Peter`s vigorous reaction is in contrast to his thrice frightened denial of Christ a few hours later. Thomas the skeptic naturally challenges his master's words. Philip has risen to his feet, dismayed by the foreseeable consequences of the treason. Bartholomew has jumped up and is questioning Simon, who indicates that he knows nothing.

Distracted by the conversation between John and Peter, Judas reaches for a different piece of bread. At the same time, Jesus too stretches out with his right hand towards the bread, and the hand of Judas.

We now know for definite which apostle is which. In the ninetenth century, one of Leonardo`s Notebooks was discovered and deciphered which indicated who was who. Below is a plan showing the identifications.

The depiction

Leonardo da Vinci described painting as "silent poetry".

The painting is the depiction of a few moments. A few moments in an event which for Europeans immersed in a Christian civilisation- whether Catholic, Protestant, Orthodox, Anabaptist, Agnostic, or whatever- was one of the most important events in the history of man: the institution and celebration of the First Eucharist. Whatever the differences of the Reformation and the counter-Reformation, it was an event about which Christians of the various denominations could agree, unite and not dispute.

It is a dynamic not a static depiction. The story is told through the depiction, reactions and movements of the faces, bodies and limbs of the characters in the tableau vivant.

The effect of Christ`s statement causes a visible response, in the form of a wave of emotion among the apostles. These reactions are quite specific to each apostle, expressing what Leonardo called the "motions of the mind."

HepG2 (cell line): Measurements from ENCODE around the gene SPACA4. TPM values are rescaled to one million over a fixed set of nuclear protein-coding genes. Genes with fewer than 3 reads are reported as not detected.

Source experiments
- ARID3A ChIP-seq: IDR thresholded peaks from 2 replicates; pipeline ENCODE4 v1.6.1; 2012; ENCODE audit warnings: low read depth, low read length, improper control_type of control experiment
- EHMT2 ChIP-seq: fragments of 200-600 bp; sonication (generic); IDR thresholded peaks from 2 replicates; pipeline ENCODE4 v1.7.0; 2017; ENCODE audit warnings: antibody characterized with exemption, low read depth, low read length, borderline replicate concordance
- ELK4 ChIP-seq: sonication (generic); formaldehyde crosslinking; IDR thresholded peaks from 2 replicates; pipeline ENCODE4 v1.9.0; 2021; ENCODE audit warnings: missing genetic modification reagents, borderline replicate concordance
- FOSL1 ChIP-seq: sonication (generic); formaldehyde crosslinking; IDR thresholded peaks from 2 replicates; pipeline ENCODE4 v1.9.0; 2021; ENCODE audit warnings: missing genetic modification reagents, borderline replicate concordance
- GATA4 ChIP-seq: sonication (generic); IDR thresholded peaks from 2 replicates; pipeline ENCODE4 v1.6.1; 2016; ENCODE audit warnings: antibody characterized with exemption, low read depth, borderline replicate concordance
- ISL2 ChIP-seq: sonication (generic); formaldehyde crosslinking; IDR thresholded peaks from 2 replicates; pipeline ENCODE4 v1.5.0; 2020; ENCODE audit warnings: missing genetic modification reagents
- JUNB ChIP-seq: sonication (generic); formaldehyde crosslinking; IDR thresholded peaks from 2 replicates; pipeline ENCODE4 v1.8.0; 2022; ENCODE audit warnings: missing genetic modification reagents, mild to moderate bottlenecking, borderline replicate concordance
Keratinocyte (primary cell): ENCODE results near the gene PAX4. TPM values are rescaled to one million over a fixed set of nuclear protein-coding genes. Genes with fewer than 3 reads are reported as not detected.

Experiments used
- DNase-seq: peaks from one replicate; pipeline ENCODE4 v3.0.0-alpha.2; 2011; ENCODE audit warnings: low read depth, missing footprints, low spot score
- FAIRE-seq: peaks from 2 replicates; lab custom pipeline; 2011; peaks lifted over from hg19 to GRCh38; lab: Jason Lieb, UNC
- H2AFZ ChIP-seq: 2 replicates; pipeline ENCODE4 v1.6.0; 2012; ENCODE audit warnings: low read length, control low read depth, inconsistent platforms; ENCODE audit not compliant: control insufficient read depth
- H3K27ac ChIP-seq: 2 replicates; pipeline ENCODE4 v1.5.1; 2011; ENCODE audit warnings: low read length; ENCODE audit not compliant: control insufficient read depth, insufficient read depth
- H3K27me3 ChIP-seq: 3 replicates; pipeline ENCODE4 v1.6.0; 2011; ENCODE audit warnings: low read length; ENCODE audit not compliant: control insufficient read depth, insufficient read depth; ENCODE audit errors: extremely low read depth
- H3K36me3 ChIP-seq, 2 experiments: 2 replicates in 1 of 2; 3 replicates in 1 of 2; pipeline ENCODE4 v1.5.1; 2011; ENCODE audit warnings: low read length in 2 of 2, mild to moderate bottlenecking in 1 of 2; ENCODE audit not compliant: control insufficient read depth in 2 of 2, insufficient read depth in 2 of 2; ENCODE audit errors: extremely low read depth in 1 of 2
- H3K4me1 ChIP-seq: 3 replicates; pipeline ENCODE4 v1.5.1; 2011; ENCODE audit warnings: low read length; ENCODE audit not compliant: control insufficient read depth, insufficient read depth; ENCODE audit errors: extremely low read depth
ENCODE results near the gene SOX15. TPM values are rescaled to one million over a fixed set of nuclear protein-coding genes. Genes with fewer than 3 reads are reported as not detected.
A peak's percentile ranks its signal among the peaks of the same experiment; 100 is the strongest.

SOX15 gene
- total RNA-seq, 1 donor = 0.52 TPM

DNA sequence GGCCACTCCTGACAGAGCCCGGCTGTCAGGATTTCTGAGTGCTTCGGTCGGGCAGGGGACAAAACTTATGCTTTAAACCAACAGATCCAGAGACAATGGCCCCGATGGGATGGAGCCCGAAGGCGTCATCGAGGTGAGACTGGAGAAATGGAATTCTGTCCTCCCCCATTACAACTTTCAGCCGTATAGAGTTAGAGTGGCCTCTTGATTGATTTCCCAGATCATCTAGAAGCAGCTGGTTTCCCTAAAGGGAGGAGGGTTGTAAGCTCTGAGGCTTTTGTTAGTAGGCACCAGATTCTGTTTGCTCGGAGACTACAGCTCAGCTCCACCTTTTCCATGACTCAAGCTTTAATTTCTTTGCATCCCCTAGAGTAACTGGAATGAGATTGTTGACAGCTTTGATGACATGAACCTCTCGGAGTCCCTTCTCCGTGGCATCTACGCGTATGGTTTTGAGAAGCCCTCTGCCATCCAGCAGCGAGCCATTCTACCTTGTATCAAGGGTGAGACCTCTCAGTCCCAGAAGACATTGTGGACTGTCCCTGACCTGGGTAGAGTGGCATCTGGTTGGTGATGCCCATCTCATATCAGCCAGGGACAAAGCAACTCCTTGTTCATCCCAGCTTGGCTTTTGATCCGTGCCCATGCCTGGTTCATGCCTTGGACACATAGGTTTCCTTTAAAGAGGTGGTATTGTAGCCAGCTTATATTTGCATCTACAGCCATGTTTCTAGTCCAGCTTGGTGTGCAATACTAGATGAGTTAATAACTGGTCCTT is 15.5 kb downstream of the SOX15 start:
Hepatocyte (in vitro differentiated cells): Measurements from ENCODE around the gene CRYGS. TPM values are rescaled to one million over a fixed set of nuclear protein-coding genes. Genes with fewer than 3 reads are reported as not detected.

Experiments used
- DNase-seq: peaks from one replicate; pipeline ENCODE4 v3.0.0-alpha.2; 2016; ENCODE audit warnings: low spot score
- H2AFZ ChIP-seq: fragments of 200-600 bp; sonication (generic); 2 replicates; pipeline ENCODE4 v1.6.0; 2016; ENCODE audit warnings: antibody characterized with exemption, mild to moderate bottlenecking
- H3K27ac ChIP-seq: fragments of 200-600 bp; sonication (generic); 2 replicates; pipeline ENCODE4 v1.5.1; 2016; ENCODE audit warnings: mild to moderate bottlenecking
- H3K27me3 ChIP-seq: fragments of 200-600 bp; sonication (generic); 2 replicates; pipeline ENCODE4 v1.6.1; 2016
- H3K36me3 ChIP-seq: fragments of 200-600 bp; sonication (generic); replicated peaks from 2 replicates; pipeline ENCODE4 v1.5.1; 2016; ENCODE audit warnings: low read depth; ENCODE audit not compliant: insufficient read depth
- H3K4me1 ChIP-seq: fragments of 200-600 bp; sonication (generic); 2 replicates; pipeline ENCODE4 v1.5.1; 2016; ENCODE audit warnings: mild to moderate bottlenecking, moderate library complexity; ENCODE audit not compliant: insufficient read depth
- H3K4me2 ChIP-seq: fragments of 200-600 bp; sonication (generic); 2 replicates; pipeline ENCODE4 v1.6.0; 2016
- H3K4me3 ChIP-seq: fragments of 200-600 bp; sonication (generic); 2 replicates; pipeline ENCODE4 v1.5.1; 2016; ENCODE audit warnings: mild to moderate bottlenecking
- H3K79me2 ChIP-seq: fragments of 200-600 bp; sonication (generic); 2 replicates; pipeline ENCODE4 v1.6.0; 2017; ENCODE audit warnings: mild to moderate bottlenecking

The painter has organised their "action" like a theatre director. He noted the apostles' names and distributed roles:

"One who has just been drinking," Leonardo da Vinci wrote in his notebook, "has put down his glass and turned his head toward another, who is speaking. Another, entwining his fingers together, is turning with a frown toward his neighbour. Another displays the palms of his hands and shrugs his shoulders up toward his ears, struck dumb with amazement. Another whispers in the ear of his neighbour, who turns toward him and inclines his ear, while holding in one hand a knife and in the other a bread roll partly cut." (Leonardo's Notebooks)

Instead of showing the 12 apostles as individual figures, he grouped them in dynamic compositional units of three, framing the figure of Christ, who is isolated in the centre of the picture.

All the diners are seated on one side of the table. None of them have their backs to us. However, most previous depictions had typically excluded Judas by placing him alone on the opposite side of the table from the other twelve. Judas leans back into shadow. He is not distinguished as in previous Last Suppers by the lack of a halo in contra-distinction to the others who would all have haloes. Judas takes the bread at the same time as Jesus, just after Jesus has predicted that this is what his betrayer will do.

On the face of it, it is ultra-realism: the viewer is simply an observer to a scene taking place in a room in Jerusalem which to an onlooker such as one of the servants to the Supper would appear to be nothing out of the ordinary.

This was more apparent in former days than now. See the copy of the picture below. The fine 16th century oil on canvas copy is conserved in the abbey of Tongerlo, Antwerp, Belgium. It reveals many details that are no longer visible on the original.